How to Break Your Addiction? 

Any type of addiction is difficult or seemingly impossible to overcome. Not only has your body become physically and chemically dependent on certain substances, but the behavior itself has also become a habit. And not an easy one to break. But does that mean that once you’ve become addicted to something that you’re doomed? Not necessarily. There are several ways to combat addiction. The one thing they all have in common, though, is the individual’s desire for change. If the addict doesn’t want to improve their life or, even worse, doesn’t feel they have a problem at all, than recovery is highly unlikely. But for those addicts who are looking to regain control over their life, here are a few steps they can take.

Detox and Rehab
 rehab

If the addiction is to drugs or alcohol, a detox program might be the addict’s first stop. Detox is performed under medical supervision. During detox, an addict’s body and brain must be weaned off of whatever substance they’ve relied on leading up to this day. Detox is often performed in a rehabilitation facility. Patients should expect to undergo some withdrawal symptoms during this time. It’s important that the patient, family, and friends understand more about these symptoms before the detox process begins.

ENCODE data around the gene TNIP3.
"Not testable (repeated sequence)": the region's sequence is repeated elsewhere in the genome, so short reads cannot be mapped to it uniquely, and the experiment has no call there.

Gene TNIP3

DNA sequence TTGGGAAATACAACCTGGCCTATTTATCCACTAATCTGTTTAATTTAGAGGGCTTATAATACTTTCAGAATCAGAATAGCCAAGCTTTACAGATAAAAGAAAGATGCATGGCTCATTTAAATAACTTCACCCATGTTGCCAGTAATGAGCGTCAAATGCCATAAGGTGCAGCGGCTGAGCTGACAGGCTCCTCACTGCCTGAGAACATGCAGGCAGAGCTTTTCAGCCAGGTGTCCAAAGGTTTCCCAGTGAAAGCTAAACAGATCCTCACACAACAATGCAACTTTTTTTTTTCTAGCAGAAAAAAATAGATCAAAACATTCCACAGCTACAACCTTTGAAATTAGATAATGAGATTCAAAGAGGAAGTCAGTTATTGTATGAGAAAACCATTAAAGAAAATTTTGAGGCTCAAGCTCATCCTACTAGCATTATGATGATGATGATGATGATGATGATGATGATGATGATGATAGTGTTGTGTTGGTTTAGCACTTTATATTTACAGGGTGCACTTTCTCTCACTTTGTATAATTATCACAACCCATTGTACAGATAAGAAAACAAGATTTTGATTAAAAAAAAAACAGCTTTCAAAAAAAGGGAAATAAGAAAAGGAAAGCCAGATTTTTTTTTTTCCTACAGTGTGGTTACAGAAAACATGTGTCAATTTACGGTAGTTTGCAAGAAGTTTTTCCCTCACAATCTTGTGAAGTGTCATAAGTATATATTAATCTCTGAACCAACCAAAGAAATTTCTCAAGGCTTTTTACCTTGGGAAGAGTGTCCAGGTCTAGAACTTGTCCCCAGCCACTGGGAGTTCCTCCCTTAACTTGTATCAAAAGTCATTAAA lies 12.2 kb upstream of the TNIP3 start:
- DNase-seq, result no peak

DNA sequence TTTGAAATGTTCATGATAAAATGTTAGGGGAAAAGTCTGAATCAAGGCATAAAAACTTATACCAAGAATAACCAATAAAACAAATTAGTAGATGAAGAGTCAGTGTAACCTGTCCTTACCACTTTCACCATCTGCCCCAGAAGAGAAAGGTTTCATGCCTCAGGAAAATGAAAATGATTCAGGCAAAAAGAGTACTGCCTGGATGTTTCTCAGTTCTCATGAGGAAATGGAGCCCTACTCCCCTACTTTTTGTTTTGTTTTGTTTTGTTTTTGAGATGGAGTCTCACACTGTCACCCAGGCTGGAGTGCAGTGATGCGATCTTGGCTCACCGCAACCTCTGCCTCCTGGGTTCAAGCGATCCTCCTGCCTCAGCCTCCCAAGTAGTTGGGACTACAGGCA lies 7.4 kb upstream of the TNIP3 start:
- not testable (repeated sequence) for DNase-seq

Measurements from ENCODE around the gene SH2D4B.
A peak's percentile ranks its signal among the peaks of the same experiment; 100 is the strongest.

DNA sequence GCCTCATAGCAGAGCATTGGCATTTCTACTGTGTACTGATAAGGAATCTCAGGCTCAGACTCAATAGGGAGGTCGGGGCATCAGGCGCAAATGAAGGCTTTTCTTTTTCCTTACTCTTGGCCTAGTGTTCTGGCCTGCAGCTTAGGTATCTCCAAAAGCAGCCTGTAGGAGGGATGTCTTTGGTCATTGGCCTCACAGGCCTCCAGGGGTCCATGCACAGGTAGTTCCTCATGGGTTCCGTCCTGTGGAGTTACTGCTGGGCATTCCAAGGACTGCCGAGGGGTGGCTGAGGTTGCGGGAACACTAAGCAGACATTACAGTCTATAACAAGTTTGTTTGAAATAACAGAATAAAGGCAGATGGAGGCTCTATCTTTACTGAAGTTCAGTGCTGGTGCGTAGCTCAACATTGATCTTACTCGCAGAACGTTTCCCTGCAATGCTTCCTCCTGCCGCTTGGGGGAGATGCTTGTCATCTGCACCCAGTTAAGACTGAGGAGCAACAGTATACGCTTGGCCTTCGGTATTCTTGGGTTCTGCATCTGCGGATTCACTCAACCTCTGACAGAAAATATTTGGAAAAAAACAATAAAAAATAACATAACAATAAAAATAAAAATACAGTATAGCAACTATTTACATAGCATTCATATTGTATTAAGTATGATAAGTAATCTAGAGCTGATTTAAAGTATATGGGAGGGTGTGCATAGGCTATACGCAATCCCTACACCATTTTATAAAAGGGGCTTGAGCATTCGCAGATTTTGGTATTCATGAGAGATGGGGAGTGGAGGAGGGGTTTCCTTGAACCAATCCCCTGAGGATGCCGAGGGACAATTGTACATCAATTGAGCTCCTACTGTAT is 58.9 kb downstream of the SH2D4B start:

Therapy 

Therapy for addiction comes in many forms and isn’t reserved for just drug or alcohol addiction. Thousands of people suffer from gambling and sex addictions as well. Any habitual behavior that requires outside intervention to stop can benefit from therapy. Cognitive behavioral therapy helps the patient to recognize and identify triggers for their addictive behavior as well as learn the skills needed to combat these urges. During group therapy, the addict is surrounded by other people dealing with similar situations. This helps individuals to see they are not alone in their struggle and learn from one another’s stories and experiences. Family therapy is also important for anyone with an addictive personality, as their behaviors often impact loved ones in a negative manner.

Avoiding Addiction
 Mindful

Although some people are more predisposed to suffering from addiction, it really can happen to anyone. Whether you fall on hard times financially, personally, or professionally, when you’re feeling sad or depressed, you often seek out things that make you feel good. Once you find something that elicits feelings of happiness and pleasure, it can be difficult to stop. And the chemical reactions that occur inside your brain and body once you start interfering with the body’s natural release of dopamine, can be nearly impossible to overcome. But once you’ve identified your problem and are willing to get help, there is hope after addiction. Being aware of your personal triggers and seeking out healthy alternatives for stress will help keep you from falling victim to addiction.

Article Submitted By Community Writer